Friday, November 9, 2007
Jeff Wall, Picture for Women, 1979
Most of us see art mainly in reproduction; it's a blessing and a curse. But if you're used to seeing Jeff Wall that way, his current retrospective - now at SFMOMA - will hold some surprises for you. Not the least of which might be the monumental cheesiness of it all.
The truth is that it's virtually impossible to disassociate Wall's lightbox format from the advertising displays that were its source. The consequence is a disorienting sense of having been transported from an art museum to that cathedral of 21st century anomie - the airport.
At the same time, the artificiality of Wall's display format perfectly complements the contrived nature of the photographs. I've complained before about Wall's contrivance - here, for example - but I take it all back now. In fact, I think it's essential to the ultimate success of the work that we know it was staged.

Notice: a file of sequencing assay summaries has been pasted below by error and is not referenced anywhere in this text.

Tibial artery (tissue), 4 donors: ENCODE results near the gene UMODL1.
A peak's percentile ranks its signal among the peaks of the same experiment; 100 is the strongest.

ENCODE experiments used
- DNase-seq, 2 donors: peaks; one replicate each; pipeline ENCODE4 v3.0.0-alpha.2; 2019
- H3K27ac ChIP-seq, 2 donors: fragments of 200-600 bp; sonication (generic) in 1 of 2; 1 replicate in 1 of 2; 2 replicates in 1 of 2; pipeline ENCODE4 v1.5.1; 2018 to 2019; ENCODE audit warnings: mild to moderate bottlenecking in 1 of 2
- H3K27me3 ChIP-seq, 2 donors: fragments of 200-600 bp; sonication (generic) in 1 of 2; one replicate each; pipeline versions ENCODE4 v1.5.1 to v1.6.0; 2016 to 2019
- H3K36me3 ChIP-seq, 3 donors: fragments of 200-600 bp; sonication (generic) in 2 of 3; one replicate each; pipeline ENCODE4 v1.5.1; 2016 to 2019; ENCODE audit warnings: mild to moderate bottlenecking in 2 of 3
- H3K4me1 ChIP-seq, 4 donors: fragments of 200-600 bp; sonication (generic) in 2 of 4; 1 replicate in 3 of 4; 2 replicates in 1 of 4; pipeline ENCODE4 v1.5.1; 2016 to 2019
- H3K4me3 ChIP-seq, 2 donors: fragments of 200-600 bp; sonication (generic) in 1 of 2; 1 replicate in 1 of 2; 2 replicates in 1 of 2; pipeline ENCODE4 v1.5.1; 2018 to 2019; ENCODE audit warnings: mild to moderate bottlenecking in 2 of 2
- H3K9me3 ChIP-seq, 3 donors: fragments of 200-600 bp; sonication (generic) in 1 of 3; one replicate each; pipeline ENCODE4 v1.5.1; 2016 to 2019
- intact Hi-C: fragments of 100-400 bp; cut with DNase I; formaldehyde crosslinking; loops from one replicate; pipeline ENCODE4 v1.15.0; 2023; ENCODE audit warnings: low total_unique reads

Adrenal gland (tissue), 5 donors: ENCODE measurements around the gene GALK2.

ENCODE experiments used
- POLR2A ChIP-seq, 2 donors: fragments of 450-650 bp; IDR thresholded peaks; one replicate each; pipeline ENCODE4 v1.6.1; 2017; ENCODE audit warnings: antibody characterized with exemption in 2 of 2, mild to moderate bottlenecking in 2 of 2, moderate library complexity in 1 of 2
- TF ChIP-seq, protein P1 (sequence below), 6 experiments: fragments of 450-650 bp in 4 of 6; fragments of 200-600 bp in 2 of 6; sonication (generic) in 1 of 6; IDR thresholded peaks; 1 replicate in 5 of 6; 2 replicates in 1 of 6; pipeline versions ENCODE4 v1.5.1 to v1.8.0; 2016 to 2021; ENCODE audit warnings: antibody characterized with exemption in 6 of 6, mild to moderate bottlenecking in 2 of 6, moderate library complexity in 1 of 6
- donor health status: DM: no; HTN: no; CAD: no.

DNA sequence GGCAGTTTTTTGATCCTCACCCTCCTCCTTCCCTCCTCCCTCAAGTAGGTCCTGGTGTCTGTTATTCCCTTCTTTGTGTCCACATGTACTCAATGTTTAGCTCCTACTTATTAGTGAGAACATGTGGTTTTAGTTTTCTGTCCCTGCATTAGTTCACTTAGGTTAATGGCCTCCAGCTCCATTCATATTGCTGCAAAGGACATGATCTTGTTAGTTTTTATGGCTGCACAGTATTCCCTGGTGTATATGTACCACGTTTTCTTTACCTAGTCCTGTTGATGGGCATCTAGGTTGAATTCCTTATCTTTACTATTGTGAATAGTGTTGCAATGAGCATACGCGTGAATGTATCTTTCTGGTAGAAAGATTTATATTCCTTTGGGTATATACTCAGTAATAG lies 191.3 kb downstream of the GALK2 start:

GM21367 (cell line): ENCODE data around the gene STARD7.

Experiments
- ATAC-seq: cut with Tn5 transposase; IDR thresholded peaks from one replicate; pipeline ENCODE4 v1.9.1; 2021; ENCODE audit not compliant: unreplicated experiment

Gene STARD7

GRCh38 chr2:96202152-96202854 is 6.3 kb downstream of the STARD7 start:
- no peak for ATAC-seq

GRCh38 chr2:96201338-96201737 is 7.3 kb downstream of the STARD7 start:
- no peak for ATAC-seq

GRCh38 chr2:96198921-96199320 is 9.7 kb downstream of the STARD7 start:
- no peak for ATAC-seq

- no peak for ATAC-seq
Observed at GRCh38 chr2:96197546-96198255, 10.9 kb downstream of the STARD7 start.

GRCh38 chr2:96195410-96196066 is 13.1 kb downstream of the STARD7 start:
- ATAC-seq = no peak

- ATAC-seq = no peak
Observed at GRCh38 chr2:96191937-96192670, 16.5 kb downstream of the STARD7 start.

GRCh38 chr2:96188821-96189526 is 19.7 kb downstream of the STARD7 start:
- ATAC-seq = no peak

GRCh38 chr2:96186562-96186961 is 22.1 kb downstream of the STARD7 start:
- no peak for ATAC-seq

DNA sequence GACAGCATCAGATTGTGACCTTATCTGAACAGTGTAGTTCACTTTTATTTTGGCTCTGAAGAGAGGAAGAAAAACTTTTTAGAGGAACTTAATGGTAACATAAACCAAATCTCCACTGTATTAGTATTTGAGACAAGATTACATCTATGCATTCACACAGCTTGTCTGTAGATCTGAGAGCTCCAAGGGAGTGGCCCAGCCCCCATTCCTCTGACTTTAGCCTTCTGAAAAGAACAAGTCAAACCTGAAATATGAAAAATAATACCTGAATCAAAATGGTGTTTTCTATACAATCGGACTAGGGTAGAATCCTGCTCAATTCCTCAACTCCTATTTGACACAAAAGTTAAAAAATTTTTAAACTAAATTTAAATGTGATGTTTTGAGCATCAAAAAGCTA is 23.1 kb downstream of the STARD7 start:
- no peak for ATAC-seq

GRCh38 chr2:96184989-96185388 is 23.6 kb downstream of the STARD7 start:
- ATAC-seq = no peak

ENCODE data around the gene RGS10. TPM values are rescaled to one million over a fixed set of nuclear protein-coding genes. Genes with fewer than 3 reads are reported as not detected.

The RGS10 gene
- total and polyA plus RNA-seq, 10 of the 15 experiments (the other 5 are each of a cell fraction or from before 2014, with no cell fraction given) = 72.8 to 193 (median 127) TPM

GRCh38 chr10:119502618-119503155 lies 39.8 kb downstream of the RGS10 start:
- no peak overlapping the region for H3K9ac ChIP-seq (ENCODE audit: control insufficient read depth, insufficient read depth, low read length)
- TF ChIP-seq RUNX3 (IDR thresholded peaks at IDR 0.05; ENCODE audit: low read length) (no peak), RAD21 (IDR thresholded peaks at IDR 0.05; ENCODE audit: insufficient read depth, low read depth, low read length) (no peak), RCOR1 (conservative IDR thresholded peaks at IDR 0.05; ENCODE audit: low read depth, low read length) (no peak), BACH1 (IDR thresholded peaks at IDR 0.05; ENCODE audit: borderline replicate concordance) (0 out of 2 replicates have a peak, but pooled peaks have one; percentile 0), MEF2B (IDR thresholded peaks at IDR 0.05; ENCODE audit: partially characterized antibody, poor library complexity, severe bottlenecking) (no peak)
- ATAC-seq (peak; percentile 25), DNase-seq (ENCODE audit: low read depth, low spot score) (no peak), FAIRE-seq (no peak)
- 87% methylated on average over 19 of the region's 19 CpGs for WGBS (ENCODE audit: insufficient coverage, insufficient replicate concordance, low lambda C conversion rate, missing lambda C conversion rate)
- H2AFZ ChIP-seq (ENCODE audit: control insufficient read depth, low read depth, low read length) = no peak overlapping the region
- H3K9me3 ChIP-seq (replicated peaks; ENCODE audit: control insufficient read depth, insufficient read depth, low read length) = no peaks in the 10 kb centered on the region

Also essential is the triviality of Wall's subject matter. Lots of subjects would be ludicrous in this format, but Wall's pedestrians and disco kids work just fine. If these photographs weren't staged, you might feel compelled to wonder why he took them. The fact that he made them up somehow obviates that question. Like reality tv, you know they were meant to be cheesy.
But simultaneously cheesy and pretentious as it is, this show works. Refracted through our knowledge that each of these scenes is the premeditated creation of the artist, the trivial subjects and grandiose displays set up an emotional reverberation that is sometimes annoying, sometimes boring, but often thrilling.
At SFMOMA until January 27.